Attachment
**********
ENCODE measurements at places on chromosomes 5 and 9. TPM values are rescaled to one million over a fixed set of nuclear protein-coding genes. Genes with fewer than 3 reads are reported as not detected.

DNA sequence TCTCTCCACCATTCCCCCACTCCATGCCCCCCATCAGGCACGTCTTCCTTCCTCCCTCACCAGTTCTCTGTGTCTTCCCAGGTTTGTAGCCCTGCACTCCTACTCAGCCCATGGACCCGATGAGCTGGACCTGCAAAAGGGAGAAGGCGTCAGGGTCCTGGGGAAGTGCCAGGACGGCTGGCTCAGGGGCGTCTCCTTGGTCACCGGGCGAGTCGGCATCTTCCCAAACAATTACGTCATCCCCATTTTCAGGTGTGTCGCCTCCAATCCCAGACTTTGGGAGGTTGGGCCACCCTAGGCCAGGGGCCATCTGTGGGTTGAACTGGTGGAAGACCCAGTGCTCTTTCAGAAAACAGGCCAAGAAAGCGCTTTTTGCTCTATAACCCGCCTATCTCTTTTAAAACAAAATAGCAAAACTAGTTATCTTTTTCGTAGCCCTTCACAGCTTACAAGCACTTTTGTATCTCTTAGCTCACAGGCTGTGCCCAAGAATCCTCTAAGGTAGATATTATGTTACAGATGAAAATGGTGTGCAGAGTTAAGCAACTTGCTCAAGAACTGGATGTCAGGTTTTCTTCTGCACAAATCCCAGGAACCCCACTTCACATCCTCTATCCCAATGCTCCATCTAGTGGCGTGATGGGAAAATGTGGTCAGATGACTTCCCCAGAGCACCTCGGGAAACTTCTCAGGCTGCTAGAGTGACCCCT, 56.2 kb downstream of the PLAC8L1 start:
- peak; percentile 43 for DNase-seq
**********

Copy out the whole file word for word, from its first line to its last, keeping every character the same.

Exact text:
ENCODE measurements at places on chromosomes 5 and 9. TPM values are rescaled to one million over a fixed set of nuclear protein-coding genes. Genes with fewer than 3 reads are reported as not detected.

DNA sequence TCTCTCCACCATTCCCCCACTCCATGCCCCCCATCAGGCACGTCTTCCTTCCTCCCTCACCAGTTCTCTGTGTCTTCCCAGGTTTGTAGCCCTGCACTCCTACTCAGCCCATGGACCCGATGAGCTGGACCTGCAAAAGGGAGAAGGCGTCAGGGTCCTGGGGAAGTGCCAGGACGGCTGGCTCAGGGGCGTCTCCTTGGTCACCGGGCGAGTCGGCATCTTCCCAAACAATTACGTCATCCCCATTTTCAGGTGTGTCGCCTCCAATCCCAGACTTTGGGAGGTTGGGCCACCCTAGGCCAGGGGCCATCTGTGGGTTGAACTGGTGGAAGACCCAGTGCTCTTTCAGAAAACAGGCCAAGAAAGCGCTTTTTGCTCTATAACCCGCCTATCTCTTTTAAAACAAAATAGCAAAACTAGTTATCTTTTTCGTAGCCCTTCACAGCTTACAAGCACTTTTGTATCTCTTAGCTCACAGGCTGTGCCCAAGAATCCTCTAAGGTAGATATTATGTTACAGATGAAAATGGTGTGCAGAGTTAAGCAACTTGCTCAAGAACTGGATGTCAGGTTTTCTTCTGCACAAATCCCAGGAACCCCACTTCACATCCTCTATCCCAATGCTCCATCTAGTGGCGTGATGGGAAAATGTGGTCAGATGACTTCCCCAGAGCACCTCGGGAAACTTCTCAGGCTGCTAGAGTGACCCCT, 56.2 kb downstream of the PLAC8L1 start:
- peak; percentile 43 for DNase-seq